COVID-19: What you need to know in 2022

Gauri Raje, News Editor

Due to the recent surge in COVID-19 cases caused by the Omicron variant, San Antonio’s risk level —  which takes into account factors like the city’s case numbers and positivity rate — has now been raised to severe.

Updated Mask Guidelines:

Amid the ongoing spread of the Omicron variant, the CDC now says that individuals might want to consider wearing an N95 or KN95 mask in high-risk areas, like crowded indoor settings, because these mask types provide the best protection against COVID-19. The CDC added that any masks worn should be a good fit and appropriately cover the nose and mouth.

Testing, Isolation and Quarantine:

The Biden administration announced on Friday that Americans can order up to four free COVID-19 rapid tests per household, starting Wednesday, Jan. 19. 

The CDC has also recently updated its guidelines for isolation and quarantine. According to the CDC, anyone that tests positive for COVID-19 should isolate, while anyone who may have been exposed to COVID-19 should quarantine. 

The CDC now recommends that anyone who has tested positive for COVID-19, regardless of vaccination status, stay at home for five days — after, it is safe to leave your house if symptoms have subsided. If fever persists, at-home isolation is recommended till the fever resolves. 

After isolation, wearing a well-fitting mask for five additional days is still recommended when in the presence of people to minimize the spread of the virus.

The rationale behind this decrease in the isolation period to five days is that, according to the CDC, the transmissibility of the virus is highest in the early stages of infection. This period tends to be 1-2 days before the onset of COVID-19 symptoms and 2-3 days after symptoms have appeared. 

If you are exposed to someone with COVID-19, quarantine guidelines vary depending on vaccination status. Detailed guidelines can be found on the CDC’s official website as well as on the UTSA website. The university also requires that any students, staff and faculty who have tested positive for COVID-19 report their results by submitting a COVID-19 Case Report.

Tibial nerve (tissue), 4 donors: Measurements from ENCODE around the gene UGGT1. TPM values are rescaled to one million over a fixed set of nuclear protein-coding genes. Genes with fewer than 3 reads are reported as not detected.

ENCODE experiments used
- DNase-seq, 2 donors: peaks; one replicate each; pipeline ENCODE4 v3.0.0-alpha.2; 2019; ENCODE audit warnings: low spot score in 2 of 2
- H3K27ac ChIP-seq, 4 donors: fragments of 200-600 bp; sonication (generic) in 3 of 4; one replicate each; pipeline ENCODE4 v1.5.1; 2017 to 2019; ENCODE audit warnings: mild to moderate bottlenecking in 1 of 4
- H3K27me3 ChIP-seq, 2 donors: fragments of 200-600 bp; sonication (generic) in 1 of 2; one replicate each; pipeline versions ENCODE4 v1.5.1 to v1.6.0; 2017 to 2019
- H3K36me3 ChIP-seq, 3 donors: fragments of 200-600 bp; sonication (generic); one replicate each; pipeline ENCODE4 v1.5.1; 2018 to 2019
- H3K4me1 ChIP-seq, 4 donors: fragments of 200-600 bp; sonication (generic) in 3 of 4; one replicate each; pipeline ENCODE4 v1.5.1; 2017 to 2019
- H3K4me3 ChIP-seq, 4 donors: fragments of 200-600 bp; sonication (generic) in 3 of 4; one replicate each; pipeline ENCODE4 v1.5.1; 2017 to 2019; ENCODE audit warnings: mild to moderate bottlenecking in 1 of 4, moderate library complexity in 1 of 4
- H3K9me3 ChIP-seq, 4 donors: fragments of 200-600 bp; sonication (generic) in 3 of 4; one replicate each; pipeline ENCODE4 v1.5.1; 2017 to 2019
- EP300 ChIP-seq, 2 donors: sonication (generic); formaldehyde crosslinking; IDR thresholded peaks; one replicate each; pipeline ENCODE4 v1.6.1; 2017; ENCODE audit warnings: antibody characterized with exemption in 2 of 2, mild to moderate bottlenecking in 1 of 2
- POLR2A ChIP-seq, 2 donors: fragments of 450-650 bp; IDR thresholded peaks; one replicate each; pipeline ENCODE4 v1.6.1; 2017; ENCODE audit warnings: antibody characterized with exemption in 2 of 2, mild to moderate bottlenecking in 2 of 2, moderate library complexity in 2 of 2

Vaccination and Treatment:

COVID-19 vaccinations are still the recommended way to effectively prevent severe illness at this point in the pandemic. The CDC also recommends that, if eligible, you get boosted to improve immunity. 

The Pfizer-BioNTech and Moderna vaccines are mRNA vaccines. They teach the body’s cells to make a harmless piece of the virus’ spike protein. This triggers an immune response in the body, equipping the body for any future infection. 

However, the Johnson & Johnson vaccine is not a mRNA vaccine. It introduces a modified vector virus into the body, which instructs the body to create an immune response for protection against future infection.

While the CDC recommends getting the Pfizer-BioNTech or Moderna vaccine and their booster doses, the Johnson & Johnson vaccine is also an option. 

The FDA has also granted Emergency Use Authorization for monoclonal antibody treatments. Monoclonal antibodies are laboratory-made and help the body’s immune system to recognize and respond to COVID-19 infection effectively. The treatments are administered at infusion centers and require a healthcare referral.

According to the FDA, the treatment can be administered to individuals who have tested positive for the virus and are at high risk for developing severe COVID-19. However, it is important to note that monoclonal antibody treatments are not a substitute for the COVID-19 vaccine. 

The distribution and supply of the monoclonal antibody treatments is controlled by the federal government. As of Dec. 27, 2021, the state of Texas announced that it is running short on the only antibody treatment that is known to be effective against the Omicron variant.

The development of therapeutic drugs to treat COVID-19 is also underway.